If you have ever presented, you know this to be true: a lot of things come at you, quickly, when you are at the front of that room. To start, you are completely out of your paradigm, your normal working environment. There’s the podium to stand behind and the open stage where you can roam; your slides — always displayed behind you where you can’t see them; your notes in front of you — hopefully big enough to read; and of course, your audience, waiting on your every breath, your every motion.
All eyes are on you! In a way, your presentation is a performance. People are expecting to be informed, and — yes it’s true — entertained.
I’m here to tell you something you already know: being a skilled presenter is not easy. It takes preparation and practice. You have to map out a plan with a clear destination, and then present the plan so that your audience knows where they are going and are engaged on the journey there. How you present is the main reason why your audience stays engaged. Let me say that again: your presentation skills are the main reason your audience pays attention. Not your information, but your skill at presenting.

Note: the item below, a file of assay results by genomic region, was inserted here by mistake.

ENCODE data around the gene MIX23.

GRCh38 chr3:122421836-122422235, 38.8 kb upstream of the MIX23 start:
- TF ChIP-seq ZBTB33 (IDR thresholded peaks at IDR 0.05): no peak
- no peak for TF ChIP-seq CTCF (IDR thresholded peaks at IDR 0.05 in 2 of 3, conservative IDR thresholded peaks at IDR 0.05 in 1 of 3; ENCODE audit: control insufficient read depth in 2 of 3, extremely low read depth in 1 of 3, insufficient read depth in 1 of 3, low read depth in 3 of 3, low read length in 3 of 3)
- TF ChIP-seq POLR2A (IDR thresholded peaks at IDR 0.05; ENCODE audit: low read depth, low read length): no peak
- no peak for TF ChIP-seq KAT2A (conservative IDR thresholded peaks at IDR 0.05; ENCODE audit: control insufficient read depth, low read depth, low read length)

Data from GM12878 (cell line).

In my estimation, there are 28 skills a presenter must master. You can read about them in my most recent Toward Humanity blog post,
“28 Qualities of a Skillful Presenter” (or download the PDF instead). As always, I’m interested to hear what you think.
I once attended a presentation on global communication. The presenter asserted that the basic method of communication among people who didn’t speak the same language and who were from different cultures was through images. One of the reasons that images are so powerful, besides that they can be universal, is that our brains tend to store images in only a few places. In fact, similar images are faithfully stored in the same places in our brains.
Contrast that with words. First off, letterforms are graphical, although they are not perceived graphically. Words are read as concepts. Thus, we tend to store words in widely different places in our brains. As a result, the concepts communicated through images — especially metaphorical concepts — are more enduring.
Because of this, I use images in these newsletters as metaphors. Take the image in this issue for example. This sculpture of the two heads appears on the exterior of the Salisbury Cathedral in England. The image in this month’s blog entry — the brick wall outside Abbey Road Studio in London — is laden with graffiti directed at the Beatles. I chose each of these images for their metaphorical messages. Care to guess why? Tell me what you think.